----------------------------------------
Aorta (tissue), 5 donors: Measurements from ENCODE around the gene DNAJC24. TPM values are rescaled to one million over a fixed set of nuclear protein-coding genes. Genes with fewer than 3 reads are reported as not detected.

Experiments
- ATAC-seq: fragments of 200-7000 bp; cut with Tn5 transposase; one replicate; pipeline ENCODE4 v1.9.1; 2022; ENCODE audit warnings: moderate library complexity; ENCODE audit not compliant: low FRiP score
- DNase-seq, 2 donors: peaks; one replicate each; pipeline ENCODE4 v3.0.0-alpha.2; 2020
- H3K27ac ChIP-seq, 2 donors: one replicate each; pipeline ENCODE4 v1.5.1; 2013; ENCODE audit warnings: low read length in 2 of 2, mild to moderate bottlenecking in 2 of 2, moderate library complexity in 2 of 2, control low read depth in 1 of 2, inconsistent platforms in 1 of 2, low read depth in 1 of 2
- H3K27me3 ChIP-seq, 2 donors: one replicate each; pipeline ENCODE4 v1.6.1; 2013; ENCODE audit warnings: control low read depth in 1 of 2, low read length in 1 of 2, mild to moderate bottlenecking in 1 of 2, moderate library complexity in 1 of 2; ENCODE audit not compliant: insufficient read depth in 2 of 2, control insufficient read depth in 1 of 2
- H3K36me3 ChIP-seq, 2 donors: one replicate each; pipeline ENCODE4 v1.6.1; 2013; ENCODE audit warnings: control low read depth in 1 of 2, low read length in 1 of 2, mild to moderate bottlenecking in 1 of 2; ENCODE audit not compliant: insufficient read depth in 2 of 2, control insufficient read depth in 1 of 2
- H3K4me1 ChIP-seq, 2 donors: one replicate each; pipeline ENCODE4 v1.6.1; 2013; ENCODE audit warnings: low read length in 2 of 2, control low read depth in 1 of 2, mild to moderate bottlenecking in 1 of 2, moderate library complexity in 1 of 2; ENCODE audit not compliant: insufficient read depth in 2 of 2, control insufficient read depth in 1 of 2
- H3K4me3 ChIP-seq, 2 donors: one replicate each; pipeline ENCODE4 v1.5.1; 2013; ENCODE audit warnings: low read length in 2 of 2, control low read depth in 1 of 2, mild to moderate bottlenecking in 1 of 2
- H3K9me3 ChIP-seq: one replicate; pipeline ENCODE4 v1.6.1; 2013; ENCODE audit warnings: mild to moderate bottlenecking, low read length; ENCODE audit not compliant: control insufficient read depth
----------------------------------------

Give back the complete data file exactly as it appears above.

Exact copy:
Aorta (tissue), 5 donors: Measurements from ENCODE around the gene DNAJC24. TPM values are rescaled to one million over a fixed set of nuclear protein-coding genes. Genes with fewer than 3 reads are reported as not detected.

Experiments
- ATAC-seq: fragments of 200-7000 bp; cut with Tn5 transposase; one replicate; pipeline ENCODE4 v1.9.1; 2022; ENCODE audit warnings: moderate library complexity; ENCODE audit not compliant: low FRiP score
- DNase-seq, 2 donors: peaks; one replicate each; pipeline ENCODE4 v3.0.0-alpha.2; 2020
- H3K27ac ChIP-seq, 2 donors: one replicate each; pipeline ENCODE4 v1.5.1; 2013; ENCODE audit warnings: low read length in 2 of 2, mild to moderate bottlenecking in 2 of 2, moderate library complexity in 2 of 2, control low read depth in 1 of 2, inconsistent platforms in 1 of 2, low read depth in 1 of 2
- H3K27me3 ChIP-seq, 2 donors: one replicate each; pipeline ENCODE4 v1.6.1; 2013; ENCODE audit warnings: control low read depth in 1 of 2, low read length in 1 of 2, mild to moderate bottlenecking in 1 of 2, moderate library complexity in 1 of 2; ENCODE audit not compliant: insufficient read depth in 2 of 2, control insufficient read depth in 1 of 2
- H3K36me3 ChIP-seq, 2 donors: one replicate each; pipeline ENCODE4 v1.6.1; 2013; ENCODE audit warnings: control low read depth in 1 of 2, low read length in 1 of 2, mild to moderate bottlenecking in 1 of 2; ENCODE audit not compliant: insufficient read depth in 2 of 2, control insufficient read depth in 1 of 2
- H3K4me1 ChIP-seq, 2 donors: one replicate each; pipeline ENCODE4 v1.6.1; 2013; ENCODE audit warnings: low read length in 2 of 2, control low read depth in 1 of 2, mild to moderate bottlenecking in 1 of 2, moderate library complexity in 1 of 2; ENCODE audit not compliant: insufficient read depth in 2 of 2, control insufficient read depth in 1 of 2
- H3K4me3 ChIP-seq, 2 donors: one replicate each; pipeline ENCODE4 v1.5.1; 2013; ENCODE audit warnings: low read length in 2 of 2, control low read depth in 1 of 2, mild to moderate bottlenecking in 1 of 2
- H3K9me3 ChIP-seq: one replicate; pipeline ENCODE4 v1.6.1; 2013; ENCODE audit warnings: mild to moderate bottlenecking, low read length; ENCODE audit not compliant: control insufficient read depth